Presidents’ Day? President’s Day? Presidents Day? You’ve probably seen all of them on various calendars and ads for seasonal sales. Which one is right? Actually, each can be considered grammatically correct, but each iteration conveys a slight difference in meaning.
Is it any wonder then that students struggle with the apostrophe on the ACT and SAT? The good news is both tests limit the scope of apostrophes to possession on nouns and contractions on pronouns. That doesn’t mean apostrophes are easy, however. This article won’t address every usage of the apostrophe in real life, correctly or not, but this brief lesson should at least dispel the mystery around the various spellings of this week’s holiday.
An apostrophe on a noun conveys a possessive relationship with the noun that follows. You may be wondering how does a word “possess” or “own” anything, but this is grammar, not philosophy. Don’t overthink it.
Does a baby have toys? Do the toys belong to the baby? Then write “baby’s toys.” Do several babies have toys? Do the toys belong to the babies? Then write “babies’ toys.”
Your ear is no help on apostrophes—baby’s, babies’, babies all sound alike. You have to know the rules: singular nouns use an apostrophe and then an s, whereas plural nouns use an apostrophe after the s that’s already there. That is, the plural is babies. The plural possessive is babies’.
Nouns with unusual plurals that don’t end in s use an apostrophe and an s (e.g., Children’s Hospital). Neither the ACT nor the SAT tests unusual plurals often, nor do they test possession with nouns that end in s. “The boss’s office? The boss’ office?” There is no consensus among grammar guides on which is correct, so no high schooler has to worry about it on test day.
President’s vs. Presidents’
Many calendars use the plural because the holiday celebrates the birthdays of George Washington (February 22) and Abraham Lincoln (February 12) and honors all U.S. Presidents. Thus the plural Presidents’ because we are talking about more than one president.
Other calendars use President’s Day, just like Valentine’s Day and St. Patrick’s Day. The singular possession conveys a tribute to the institution of the presidency, just as Mother’s Day is in honor of motherhood, even if the day celebrates all mothers. Hence the singular President‘s because the concept of the presidency is singular.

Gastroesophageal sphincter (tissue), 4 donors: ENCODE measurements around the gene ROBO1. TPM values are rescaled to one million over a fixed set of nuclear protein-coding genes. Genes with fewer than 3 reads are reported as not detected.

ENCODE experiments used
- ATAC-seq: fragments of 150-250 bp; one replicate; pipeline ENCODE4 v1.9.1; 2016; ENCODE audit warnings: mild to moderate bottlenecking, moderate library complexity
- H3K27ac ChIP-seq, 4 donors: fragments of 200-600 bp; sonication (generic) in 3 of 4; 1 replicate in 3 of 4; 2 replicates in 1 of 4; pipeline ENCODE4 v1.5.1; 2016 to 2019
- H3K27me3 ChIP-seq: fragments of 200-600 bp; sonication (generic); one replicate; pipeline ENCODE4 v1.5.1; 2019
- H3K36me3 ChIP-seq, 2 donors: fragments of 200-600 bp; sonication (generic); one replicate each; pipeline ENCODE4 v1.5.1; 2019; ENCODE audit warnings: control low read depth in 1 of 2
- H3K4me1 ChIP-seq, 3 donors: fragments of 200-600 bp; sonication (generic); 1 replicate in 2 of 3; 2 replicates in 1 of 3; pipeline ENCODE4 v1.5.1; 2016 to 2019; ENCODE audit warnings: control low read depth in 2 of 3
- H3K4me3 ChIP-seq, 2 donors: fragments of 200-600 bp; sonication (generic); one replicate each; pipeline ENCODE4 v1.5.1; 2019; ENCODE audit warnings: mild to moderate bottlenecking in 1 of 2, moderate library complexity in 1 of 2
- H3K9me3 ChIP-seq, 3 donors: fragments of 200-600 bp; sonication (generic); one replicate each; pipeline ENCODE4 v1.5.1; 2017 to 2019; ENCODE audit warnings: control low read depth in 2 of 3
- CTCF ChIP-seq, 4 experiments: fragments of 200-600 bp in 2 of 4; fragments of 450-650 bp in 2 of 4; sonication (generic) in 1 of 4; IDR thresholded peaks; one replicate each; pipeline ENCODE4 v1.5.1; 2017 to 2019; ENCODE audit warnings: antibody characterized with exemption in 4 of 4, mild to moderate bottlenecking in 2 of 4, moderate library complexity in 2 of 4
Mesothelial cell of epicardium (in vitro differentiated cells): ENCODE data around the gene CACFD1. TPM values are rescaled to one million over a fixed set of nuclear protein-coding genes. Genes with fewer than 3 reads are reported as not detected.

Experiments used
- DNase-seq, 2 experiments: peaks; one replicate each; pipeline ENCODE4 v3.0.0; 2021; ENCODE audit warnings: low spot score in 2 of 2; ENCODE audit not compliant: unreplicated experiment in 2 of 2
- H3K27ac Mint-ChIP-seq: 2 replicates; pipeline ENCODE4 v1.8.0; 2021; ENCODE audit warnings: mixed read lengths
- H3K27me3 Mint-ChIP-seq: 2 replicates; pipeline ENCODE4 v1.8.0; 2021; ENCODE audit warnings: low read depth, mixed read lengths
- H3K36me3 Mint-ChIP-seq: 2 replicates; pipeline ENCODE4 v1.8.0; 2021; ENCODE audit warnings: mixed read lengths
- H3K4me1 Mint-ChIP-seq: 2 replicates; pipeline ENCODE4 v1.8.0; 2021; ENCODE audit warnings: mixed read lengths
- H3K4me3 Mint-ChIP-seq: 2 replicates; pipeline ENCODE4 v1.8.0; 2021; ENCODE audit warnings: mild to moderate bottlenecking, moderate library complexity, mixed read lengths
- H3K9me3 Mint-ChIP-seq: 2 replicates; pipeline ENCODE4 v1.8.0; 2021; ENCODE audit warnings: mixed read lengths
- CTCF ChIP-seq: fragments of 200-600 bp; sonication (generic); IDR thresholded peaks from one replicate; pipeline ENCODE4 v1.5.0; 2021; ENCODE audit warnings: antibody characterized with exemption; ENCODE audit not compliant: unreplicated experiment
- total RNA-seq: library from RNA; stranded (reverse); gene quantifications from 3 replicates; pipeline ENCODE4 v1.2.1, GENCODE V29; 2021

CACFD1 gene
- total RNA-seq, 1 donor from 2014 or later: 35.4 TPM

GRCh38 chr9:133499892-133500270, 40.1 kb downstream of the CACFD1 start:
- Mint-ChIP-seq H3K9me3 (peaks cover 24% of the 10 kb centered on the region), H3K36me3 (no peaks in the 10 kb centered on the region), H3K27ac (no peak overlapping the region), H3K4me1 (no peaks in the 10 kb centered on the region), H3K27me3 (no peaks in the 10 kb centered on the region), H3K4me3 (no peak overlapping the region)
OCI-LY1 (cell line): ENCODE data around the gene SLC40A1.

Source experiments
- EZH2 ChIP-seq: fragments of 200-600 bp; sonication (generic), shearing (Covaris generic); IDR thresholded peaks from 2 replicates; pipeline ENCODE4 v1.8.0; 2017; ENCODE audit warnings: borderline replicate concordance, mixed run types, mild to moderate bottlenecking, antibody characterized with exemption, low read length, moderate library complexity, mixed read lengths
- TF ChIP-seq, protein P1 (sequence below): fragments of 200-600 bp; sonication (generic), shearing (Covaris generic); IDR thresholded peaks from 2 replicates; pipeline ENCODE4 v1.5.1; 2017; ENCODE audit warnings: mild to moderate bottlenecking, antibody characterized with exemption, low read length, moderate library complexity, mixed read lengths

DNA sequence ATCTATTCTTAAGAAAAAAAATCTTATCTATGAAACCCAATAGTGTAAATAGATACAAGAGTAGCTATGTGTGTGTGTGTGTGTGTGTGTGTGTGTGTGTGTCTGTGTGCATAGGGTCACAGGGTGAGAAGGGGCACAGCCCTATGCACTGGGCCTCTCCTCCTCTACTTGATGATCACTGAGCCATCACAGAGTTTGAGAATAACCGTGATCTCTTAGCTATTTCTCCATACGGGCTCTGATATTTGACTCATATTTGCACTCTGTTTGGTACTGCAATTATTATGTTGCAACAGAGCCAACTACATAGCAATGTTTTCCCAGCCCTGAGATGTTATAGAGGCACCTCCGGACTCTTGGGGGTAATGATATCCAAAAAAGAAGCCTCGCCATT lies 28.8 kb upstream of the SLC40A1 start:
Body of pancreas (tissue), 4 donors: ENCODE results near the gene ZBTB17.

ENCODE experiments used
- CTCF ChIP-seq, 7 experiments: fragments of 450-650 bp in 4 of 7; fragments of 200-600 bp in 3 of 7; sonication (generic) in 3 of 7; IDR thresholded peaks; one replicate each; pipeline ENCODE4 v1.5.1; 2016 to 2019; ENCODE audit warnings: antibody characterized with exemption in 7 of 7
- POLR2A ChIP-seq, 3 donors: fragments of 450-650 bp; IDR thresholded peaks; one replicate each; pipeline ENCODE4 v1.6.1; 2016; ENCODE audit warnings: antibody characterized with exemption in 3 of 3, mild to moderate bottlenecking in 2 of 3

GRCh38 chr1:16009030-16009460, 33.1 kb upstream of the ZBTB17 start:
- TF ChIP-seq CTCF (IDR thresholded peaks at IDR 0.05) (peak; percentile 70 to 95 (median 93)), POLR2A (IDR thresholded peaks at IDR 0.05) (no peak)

Confusion aside, the use of the apostrophe to show possession is one of the English language’s best inventions. Most languages, including Spanish, rewrite the sentence as “the toys of the baby.” The apostrophe makes sentences shorter and smoother. Who would want a Day of Valentine bouquet? Who would go to a Day of St. Patrick Parade?
But can we live without the apostrophe and still have possession? In some cases, yes. When a possessive noun can just as easily be understood as a modifier, the apostrophe gets dropped. Think of sports teams: Cubs fans are indisputably fans of the Cubs, but you’ll rarely see Cubs’ fans in print. Come November, you’ll see Veterans Day on most calendars (even those that use Presidents’ Day). Similarly, sign makers seem to be dropping the apostrophe for restrooms. Womens Room and Mens Room have become the norm. Of course, women and men are both unusual plurals that don’t take an s, so it’s a stretch to consider womens and mens as adjectives. In any case, when it comes to Presidents Day, mattress stores sure seem to like that version.
Now that the mystery of the apostrophe for Presidents’ Day (or whatever) is cleared up, here’s a timely trivia question. Scroll down for the answer.
- Abraham Lincoln was born on the same day in the same year as what
other illustrious 19th century figure?
A. Edgar Allen Poe
B. Charles Darwin
C. Frederick Douglass
D. Queen Victoria
Choice (B) is correct. Charles Darwin and Abraham Lincoln were born on February 12th, 1809. Edgar Allen Poe was born in the same year (1809) but not on February 12. Frederick Douglass’s exact birth date is unknown but believed to be in the year 1818; he chose February 14th as his birthday. Queen Victoria was born in 1819, a full decade after Lincoln. Mark your calendars for the bicentennial of her birth on May 24th!